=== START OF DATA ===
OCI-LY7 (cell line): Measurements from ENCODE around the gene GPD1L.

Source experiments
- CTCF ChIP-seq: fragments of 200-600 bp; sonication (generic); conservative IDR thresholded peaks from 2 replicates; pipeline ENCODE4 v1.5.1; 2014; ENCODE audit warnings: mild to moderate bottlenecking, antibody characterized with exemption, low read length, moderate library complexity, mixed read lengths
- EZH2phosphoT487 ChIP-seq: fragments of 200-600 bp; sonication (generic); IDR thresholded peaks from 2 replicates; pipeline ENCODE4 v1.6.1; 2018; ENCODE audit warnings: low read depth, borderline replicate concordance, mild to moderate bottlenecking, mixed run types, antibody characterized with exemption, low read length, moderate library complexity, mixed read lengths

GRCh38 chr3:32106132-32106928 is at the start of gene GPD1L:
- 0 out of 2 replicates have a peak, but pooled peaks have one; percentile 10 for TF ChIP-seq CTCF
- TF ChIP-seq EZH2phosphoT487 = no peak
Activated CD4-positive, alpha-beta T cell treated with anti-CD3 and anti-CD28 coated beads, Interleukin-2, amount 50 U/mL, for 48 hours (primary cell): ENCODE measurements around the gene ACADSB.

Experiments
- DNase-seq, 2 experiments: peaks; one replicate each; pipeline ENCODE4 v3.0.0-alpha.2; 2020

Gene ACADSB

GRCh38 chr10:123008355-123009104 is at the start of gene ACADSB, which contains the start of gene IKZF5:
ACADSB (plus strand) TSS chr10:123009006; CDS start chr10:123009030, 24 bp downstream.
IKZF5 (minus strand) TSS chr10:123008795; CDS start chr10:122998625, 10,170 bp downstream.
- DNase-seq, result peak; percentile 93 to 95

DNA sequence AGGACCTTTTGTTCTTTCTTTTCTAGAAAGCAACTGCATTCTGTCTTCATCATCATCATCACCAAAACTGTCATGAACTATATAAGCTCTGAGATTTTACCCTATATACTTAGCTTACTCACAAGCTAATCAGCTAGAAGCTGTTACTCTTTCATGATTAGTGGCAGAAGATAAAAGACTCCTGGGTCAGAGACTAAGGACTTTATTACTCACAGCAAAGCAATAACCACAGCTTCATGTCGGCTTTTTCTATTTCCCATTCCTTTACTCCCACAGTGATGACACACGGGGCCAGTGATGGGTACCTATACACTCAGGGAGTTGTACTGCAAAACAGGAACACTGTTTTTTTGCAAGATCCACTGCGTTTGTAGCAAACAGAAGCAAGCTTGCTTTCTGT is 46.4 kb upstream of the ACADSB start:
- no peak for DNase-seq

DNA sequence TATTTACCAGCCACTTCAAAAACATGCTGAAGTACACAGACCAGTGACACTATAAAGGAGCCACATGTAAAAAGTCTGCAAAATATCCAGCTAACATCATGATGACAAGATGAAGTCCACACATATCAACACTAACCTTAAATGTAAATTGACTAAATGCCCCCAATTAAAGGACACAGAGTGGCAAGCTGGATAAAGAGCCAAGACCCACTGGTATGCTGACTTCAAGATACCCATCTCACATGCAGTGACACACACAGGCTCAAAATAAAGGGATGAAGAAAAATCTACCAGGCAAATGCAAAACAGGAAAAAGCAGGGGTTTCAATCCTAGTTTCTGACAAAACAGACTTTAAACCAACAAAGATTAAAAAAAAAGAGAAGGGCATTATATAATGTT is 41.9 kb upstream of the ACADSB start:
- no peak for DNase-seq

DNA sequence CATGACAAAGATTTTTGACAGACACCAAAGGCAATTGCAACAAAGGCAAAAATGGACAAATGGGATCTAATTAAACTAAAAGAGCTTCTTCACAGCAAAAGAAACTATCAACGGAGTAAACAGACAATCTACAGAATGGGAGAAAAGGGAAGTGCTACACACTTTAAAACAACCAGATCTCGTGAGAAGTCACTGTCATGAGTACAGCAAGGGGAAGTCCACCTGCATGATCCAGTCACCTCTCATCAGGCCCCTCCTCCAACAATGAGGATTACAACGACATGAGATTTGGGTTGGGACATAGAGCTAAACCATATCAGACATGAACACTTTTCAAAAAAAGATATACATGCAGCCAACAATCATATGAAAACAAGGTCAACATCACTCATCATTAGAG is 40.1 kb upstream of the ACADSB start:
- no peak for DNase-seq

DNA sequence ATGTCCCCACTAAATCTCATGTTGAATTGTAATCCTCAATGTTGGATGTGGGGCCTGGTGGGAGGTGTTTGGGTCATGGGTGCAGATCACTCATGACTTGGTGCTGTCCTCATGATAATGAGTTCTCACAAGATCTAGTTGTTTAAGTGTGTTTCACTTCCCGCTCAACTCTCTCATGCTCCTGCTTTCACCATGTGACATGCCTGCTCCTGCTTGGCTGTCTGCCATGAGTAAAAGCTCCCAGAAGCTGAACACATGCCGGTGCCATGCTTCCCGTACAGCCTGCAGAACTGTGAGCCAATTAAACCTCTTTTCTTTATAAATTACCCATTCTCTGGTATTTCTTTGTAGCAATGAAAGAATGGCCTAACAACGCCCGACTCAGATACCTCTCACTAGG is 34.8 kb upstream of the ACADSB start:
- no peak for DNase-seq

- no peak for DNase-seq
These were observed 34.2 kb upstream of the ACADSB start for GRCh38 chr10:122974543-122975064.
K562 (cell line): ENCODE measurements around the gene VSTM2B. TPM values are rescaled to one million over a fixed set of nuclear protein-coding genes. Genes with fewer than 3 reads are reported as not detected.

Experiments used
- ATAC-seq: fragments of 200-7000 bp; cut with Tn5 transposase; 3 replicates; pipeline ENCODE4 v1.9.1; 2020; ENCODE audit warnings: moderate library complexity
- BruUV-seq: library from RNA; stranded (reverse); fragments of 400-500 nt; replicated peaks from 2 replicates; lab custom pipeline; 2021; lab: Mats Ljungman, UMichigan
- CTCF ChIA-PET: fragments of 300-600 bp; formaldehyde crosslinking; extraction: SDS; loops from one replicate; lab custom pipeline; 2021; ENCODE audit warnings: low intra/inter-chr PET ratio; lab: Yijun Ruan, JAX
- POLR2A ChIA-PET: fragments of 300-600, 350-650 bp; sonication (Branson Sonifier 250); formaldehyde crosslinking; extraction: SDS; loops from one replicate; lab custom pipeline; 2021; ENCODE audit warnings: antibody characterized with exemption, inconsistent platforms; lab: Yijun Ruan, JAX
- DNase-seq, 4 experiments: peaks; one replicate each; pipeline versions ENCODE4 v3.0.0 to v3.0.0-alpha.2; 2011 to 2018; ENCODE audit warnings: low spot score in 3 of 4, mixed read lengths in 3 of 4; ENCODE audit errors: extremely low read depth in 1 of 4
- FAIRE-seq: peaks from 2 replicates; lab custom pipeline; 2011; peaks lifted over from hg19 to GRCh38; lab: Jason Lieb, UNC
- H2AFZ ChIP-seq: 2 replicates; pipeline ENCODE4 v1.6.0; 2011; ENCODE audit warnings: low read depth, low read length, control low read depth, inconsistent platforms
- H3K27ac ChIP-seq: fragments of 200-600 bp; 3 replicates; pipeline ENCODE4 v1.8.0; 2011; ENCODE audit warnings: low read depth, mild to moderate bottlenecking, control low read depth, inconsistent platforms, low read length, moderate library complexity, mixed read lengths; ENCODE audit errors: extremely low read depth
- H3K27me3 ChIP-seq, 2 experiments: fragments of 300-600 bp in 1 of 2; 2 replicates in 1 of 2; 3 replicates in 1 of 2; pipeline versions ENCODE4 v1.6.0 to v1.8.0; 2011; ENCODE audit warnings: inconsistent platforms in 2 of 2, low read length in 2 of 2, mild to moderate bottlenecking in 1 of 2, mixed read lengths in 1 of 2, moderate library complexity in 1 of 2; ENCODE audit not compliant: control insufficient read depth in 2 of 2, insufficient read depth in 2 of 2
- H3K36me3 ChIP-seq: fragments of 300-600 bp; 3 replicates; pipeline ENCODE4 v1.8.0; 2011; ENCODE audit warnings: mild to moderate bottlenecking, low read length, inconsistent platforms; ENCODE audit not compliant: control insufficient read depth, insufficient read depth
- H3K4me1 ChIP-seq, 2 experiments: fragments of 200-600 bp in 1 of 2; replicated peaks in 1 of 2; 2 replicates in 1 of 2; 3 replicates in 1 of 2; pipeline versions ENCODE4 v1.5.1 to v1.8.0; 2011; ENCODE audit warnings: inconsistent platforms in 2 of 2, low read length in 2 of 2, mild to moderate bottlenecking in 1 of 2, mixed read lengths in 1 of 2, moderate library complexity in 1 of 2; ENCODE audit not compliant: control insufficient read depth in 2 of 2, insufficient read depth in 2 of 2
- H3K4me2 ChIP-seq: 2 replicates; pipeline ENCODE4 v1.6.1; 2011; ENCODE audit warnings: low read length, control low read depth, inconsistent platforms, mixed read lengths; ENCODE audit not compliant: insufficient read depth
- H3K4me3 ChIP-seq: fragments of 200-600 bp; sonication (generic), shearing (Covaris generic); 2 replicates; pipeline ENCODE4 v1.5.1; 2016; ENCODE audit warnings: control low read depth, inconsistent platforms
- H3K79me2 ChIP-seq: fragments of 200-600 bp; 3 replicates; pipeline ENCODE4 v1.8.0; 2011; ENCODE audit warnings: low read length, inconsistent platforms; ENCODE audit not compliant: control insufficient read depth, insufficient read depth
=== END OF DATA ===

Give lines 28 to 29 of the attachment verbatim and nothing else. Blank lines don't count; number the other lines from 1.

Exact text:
- ATAC-seq: fragments of 200-7000 bp; cut with Tn5 transposase; 3 replicates; pipeline ENCODE4 v1.9.1; 2020; ENCODE audit warnings: moderate library complexity
- BruUV-seq: library from RNA; stranded (reverse); fragments of 400-500 nt; replicated peaks from 2 replicates; lab custom pipeline; 2021; lab: Mats Ljungman, UMichigan